Running relays is a significant contribution to our project and we've designed that process so that the barrier of entry is low, making it possible for a variety of people with different backgrounds to participate. This openness is important as it makes our network (and the privacy guarantees it offers) more robust and resilient to attacks. However, that low threshold of contributing to our network also makes it easier for malicious operators to attack our users, e.g. via Man-in-the-Middle (MitM) attacks at exit nodes.
Our latest blog post explains what we're doing to detect malicious actors (and remove their relays), how we developed these strategies, and what we're working on to make it harder for bad operators to run attacks. Additionally, we want to shine some light on this part of our day-to-day work at Tor. Because this is an arms race, we have to balance being transparent with effective detection of malicious actors. In this post we hope to offer more transparency about our approach without compromising the methods we use to keep our users safe.
For the past few years, we’ve shared a post summarizing media related to Tor that was published during the previous year. On our blog, take a look at the moments Tor landed in the headlines in 2021, including coverage of onion service advancements, cryptocurrency donation records, our advocacy work, and changes in the censorship arms race.
Arti is our ongoing project to create a working embeddable Tor client in Rust. With version 0.2.0, our focus is on making Arti production-quality, by stress-testing the code, hunting for likely bugs and adding missing features that we know from experience that users will need.
From a user's point of view, most of the changes in Arti 0.2.0 are for improved performance and reliability. For developers, the most important change to be aware of is the new configuration code.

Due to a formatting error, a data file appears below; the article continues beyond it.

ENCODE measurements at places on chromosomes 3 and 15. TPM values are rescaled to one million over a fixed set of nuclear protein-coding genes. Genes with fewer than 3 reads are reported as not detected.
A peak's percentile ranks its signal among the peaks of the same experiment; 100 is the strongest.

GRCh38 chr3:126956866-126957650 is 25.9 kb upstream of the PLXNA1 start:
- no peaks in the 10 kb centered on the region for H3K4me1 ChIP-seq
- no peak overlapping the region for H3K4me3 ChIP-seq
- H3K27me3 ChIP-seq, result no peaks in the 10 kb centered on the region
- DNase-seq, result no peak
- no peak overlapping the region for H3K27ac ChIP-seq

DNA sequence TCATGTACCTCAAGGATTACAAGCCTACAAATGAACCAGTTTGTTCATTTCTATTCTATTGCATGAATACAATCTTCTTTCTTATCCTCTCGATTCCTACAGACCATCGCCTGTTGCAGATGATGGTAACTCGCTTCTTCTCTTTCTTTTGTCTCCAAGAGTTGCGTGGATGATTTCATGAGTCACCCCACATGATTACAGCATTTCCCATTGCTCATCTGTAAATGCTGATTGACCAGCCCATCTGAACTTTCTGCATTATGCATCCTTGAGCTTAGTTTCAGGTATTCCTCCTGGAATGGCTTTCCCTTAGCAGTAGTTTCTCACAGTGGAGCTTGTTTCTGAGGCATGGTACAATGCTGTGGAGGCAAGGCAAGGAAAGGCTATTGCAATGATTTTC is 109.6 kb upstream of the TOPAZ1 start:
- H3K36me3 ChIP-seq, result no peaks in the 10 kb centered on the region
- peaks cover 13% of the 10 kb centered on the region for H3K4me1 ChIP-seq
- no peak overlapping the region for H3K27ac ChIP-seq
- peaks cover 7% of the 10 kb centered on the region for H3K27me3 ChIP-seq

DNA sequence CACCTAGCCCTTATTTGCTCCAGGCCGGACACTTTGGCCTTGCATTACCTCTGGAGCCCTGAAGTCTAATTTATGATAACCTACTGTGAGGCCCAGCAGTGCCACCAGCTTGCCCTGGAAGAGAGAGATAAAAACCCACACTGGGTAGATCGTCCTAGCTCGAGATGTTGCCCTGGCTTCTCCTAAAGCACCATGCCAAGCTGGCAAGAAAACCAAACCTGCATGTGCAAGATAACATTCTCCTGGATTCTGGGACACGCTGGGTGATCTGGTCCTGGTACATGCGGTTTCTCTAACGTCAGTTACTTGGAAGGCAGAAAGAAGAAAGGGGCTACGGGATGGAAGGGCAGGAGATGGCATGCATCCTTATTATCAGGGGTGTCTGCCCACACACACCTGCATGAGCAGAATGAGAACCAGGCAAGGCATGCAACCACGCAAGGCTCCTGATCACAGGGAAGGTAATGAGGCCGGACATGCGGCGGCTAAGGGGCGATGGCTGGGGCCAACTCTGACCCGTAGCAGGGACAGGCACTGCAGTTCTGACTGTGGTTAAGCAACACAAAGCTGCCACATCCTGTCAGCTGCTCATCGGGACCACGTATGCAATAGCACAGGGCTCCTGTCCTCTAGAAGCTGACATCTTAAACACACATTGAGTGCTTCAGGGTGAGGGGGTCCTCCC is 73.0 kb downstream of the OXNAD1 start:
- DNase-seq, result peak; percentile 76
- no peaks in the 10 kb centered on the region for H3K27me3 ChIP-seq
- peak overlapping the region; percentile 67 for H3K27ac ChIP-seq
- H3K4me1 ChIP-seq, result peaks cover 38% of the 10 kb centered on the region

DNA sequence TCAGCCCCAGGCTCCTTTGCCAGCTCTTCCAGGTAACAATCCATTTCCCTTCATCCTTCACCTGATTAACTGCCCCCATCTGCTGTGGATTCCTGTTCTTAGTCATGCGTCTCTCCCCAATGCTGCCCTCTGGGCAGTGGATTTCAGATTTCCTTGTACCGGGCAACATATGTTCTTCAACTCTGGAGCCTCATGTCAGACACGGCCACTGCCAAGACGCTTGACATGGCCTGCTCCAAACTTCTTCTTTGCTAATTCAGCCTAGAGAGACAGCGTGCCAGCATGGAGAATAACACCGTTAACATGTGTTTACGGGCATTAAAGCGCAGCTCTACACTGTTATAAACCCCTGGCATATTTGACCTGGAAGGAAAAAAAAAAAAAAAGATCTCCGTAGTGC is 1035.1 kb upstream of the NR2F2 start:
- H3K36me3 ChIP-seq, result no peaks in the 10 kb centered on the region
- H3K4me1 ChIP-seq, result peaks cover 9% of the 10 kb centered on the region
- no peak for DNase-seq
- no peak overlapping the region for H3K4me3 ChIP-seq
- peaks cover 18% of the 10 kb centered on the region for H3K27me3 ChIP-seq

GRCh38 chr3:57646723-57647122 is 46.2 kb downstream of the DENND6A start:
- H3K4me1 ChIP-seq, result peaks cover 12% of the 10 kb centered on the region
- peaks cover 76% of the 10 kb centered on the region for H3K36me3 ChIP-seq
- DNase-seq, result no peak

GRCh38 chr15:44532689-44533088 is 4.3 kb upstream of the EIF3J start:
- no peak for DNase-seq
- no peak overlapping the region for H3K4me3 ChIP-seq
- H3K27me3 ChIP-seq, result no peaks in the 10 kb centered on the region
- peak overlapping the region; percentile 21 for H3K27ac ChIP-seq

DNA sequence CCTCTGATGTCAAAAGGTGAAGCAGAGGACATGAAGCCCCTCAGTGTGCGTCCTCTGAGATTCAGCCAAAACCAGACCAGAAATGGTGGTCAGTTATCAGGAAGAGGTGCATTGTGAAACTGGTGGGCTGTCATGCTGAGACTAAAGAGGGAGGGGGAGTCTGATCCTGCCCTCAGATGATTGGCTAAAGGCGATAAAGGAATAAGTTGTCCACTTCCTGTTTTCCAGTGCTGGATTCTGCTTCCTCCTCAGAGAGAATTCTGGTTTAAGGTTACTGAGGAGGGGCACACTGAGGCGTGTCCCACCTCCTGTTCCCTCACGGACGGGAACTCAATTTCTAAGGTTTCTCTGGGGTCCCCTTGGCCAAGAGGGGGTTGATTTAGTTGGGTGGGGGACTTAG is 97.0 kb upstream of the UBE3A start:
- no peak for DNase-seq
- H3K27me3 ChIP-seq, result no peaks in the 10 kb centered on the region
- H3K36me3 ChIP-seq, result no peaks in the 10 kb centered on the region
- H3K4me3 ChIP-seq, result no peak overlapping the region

Whether you're a user or a developer, please give Arti a try, and let us know what you think. The sooner we learn what you need, the better our chances of getting it into an early milestone! Learn about Arti 0.2.0 and how to give it a try on our blog.
Tor stable release 0.4.7.7
(April 27) This is the first stable version of the 0.4.7.x series including several major bugfixes, several major features and, finally, after years of work, congestion con
Tor Browser 11.5a9 (Windows/macOS/Linux)
(April 26) Tor Browser 11.5a9 updates Firefox on Windows, macOS, and Linux to 91.8.0esr.
Tor Browser 11.0.10 (Windows, macOS, Linux)
(April 7) This version includes important security updates to Firefox and updates Firefox on Windows, macOS, and Linux to 91.8.0esr.
(April 3) For users, most of the changes in this version of Arti are for improved performance and reliability. For developers, the most important change to be aware of is the new configuration code.
AI and Human Rights Forum: Censorship Dialogues, April 29, 2022 @ 18:00 UTC
RightsCon, June 6, 2022 – June 10, 2022
Privacy Enhancing Technologies Symposium (PETS), July 11, 2022 – July 15, 2022
May Contain Hackers (MCH2022) - NL, July 22, 2022 – July 26, 2022
Usenix Security, August 10, 2022 – August 12, 2022
DEF CON (Las Vegas), August 11, 2022 – August 14, 2022
What We're Reading
Top VPN joins forces with the Tor Project for a more secure internet,
How independent and international news orgs are circumventing censorship in Russia, Freedom of the Press Foundation.
Come Tor sta aiutando i russi che vogliono navigare in internet senza censura, Wired Italy.
Ask Help Desk: Your private messenger may not be so secure after all, the Washington Post.
Join Our Community
Getting involved with Tor is easy. Run a relay to make the network faster and more decentralized. Run a bridge to help censored users access Tor.
Learn about each of our teams and start collaborating.
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